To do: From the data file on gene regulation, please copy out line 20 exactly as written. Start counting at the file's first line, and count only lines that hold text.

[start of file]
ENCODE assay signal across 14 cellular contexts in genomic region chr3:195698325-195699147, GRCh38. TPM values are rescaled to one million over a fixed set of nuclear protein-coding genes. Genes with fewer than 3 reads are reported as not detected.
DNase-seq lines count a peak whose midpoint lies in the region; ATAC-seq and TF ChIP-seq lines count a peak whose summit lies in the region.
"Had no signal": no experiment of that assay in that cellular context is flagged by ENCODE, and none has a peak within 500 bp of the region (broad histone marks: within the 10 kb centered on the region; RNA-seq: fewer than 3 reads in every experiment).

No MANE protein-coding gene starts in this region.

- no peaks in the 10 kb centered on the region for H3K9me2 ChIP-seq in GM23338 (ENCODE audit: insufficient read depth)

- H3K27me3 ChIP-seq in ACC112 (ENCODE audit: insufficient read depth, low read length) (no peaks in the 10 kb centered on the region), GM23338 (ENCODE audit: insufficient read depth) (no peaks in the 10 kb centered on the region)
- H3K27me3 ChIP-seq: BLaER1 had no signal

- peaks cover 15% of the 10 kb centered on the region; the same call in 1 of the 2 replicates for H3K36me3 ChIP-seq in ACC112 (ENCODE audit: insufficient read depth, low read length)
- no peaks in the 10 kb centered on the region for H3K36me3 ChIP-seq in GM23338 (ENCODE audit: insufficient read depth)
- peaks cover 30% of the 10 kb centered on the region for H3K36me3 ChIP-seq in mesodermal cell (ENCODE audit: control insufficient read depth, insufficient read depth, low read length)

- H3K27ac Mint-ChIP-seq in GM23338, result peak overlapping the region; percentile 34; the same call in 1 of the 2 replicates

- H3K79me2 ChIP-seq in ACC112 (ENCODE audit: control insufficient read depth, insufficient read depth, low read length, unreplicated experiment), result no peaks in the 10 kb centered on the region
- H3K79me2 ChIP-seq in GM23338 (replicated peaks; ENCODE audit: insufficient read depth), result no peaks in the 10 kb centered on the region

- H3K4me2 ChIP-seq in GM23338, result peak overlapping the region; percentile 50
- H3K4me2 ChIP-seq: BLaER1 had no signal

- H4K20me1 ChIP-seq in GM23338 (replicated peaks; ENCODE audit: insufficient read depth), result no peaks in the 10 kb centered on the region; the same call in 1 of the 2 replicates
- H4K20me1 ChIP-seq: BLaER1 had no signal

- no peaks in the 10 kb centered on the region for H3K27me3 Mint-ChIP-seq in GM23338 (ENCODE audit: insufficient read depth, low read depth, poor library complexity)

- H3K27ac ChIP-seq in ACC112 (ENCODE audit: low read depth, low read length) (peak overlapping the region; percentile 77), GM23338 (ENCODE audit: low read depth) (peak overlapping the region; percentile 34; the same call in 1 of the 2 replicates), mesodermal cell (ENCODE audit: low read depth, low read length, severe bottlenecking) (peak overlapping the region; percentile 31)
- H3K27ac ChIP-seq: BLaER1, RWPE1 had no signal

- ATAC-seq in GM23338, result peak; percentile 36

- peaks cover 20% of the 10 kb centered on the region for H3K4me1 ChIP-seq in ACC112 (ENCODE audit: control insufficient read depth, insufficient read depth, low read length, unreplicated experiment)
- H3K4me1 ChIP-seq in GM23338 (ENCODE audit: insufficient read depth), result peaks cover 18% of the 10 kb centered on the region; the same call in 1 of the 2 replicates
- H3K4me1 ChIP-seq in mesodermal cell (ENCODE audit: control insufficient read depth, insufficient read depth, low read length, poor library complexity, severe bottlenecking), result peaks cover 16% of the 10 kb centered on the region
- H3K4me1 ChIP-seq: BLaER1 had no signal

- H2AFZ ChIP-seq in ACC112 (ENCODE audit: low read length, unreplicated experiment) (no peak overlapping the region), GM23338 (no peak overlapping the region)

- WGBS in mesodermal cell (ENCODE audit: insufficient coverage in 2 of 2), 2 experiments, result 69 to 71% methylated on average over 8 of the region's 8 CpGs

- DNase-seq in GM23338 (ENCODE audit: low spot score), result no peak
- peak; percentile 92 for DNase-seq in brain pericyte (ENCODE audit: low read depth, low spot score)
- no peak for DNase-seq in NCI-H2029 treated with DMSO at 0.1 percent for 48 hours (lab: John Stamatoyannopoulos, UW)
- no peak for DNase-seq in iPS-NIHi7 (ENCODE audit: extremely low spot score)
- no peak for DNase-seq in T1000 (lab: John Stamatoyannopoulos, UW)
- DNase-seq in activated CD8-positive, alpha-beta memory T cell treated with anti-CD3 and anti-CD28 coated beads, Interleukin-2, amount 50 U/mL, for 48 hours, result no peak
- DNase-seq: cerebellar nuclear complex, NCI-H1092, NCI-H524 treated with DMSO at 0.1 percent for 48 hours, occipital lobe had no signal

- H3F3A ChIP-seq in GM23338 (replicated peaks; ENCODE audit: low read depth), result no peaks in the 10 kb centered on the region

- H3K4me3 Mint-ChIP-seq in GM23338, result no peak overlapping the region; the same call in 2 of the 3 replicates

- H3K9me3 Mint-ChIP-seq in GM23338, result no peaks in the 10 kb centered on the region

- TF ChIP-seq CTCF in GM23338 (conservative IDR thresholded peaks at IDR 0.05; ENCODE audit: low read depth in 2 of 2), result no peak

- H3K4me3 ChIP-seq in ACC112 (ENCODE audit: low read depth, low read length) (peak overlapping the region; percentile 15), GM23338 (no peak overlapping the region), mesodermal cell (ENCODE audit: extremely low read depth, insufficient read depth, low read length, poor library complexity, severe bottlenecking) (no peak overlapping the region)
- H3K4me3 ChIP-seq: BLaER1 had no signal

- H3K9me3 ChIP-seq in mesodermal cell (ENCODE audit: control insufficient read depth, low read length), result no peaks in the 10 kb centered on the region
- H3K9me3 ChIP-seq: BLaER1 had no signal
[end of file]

- H3K27ac ChIP-seq: BLaER1, RWPE1 had no signal